• Republican John Sauls is double bunked with Democrat Robert Reives in District 51, which includes Harnett and Lee Counties. Rep. Reives informed the House that he will be moving to District 54, which includes Chatham and portions of Durham County, today.
  • Republicans John Faircloth and Jon Hardister both live in the proposed District 61 in Guilford County.
  • Republicans Larry Pittman and Carl Ford are double bunked in District 83, which includes Cabarrus and Rowan Counties.
  • There are three open House districts:
    • District 8, in Pitt County, which favors Democratic candidates.
    • District 54, which includes Chatham and portions of Durham County, and leans in favor of Democrats.
    • District 59, in Guilford County, which favors Republican candidates.
    • District 79, which includes Beaufort and Craven Counties, and leans in favor of Republicans.

Follow this link to view all incumbency data and other statistics used to draw the House proposals.

Partisan Balance:

Based on past political data, the House and Senate proposals favor the GOP – President Trump would have won 33 of the 50 proposed Senate districts and 76 of the proposed 120 House districts, and nine other races from 2010-2016 were considering in the drawing of the districts. Additionally, many districts will likely be uncompetitive – 19 of the 120 House districts and 10 of the 50 Senate districts are considered competitive.

Consideration of Racial Data:

Race was not used as a factor in drawing either the House or Senate maps. When this criteria was adopted, several Democrats questioned how the maps would satisfy the Voting Rights Act, which is intended to ensure that minority voters are able to elect the candidate of their choice, without considering race when drawing the new maps.

Vetoes Reconsidered

Two bills that were vetoed by Gov. Cooper were reconsidered on the House floor on Thursday afternoon. The Senate has scheduled to vote on these bills next Tuesday.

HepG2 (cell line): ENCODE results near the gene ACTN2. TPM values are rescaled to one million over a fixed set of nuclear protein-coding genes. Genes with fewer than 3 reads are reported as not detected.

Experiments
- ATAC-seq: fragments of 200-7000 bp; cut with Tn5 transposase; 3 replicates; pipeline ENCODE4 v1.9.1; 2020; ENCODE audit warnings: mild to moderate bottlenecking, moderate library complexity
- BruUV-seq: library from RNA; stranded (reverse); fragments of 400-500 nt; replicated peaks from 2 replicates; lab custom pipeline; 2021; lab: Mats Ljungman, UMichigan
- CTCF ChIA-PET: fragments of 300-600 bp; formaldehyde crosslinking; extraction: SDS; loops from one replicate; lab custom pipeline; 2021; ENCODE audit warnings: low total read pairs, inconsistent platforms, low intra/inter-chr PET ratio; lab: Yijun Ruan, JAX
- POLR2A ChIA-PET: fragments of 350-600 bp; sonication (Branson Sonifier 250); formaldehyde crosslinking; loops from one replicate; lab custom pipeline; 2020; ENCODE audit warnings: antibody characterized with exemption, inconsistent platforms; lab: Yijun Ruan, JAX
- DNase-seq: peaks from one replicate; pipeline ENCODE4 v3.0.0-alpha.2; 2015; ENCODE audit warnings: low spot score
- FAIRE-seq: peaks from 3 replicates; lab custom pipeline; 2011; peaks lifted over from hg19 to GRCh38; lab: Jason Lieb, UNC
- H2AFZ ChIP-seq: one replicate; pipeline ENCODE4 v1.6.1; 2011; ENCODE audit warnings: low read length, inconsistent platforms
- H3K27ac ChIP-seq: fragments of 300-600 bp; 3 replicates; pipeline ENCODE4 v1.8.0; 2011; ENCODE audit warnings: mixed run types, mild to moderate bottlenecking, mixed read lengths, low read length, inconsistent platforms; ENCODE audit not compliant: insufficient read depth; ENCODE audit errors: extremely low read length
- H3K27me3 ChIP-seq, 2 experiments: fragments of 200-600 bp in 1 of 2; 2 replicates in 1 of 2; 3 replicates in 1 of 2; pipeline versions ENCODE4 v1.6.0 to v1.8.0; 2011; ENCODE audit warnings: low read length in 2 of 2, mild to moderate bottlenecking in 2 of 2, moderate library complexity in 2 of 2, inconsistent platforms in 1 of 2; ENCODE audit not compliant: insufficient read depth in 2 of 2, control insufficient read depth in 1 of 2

HB 140: Dental Plans Provider Contracts/ Transparency removes an exemption for stand-alone dental insurance plans, which now requires them to disclose to medical providers the insurer’s fee schedules for the 20 most commonly billed procedures, and holds dental insurance plans to other transparency requirements. Additionally, a provision which the Governor objected to, expands the ability for lenders to require credit property insurance on a loan, which protects the creditor if the borrower cannot pay. The bill allows creditors to require this insurance on items such as ATVs and jet skis. The motion to override the Governor’s veto passed by a vote of 72-43 and the bill now heads to the Senate for consideration.

HB 770: Various Clarifying Changes makes a number of changes to state law including:

  • Makes clarifying changes to ensure compliance with the Every Student Succeeds Act.
  • Allows the Department of Health and Human Services to retain up to 10% of the funds appropriated to the Health Food Small Retailer Program for administrative costs associated with the program.
  • Clarifies single-stream funding for LME/MCOs.

Gov. Cooper vetoed HB 770 due to two provisions: one that would allow a specific state employee to serve in a paid commission role while taking vacation pay from a state job, and a provision that reduces the number of gubernatorial appointments to the Medical Board by transferring two of the appointments to the General Assembly. The House voted 71-44 to override the veto and the bill has been sent to the Senate.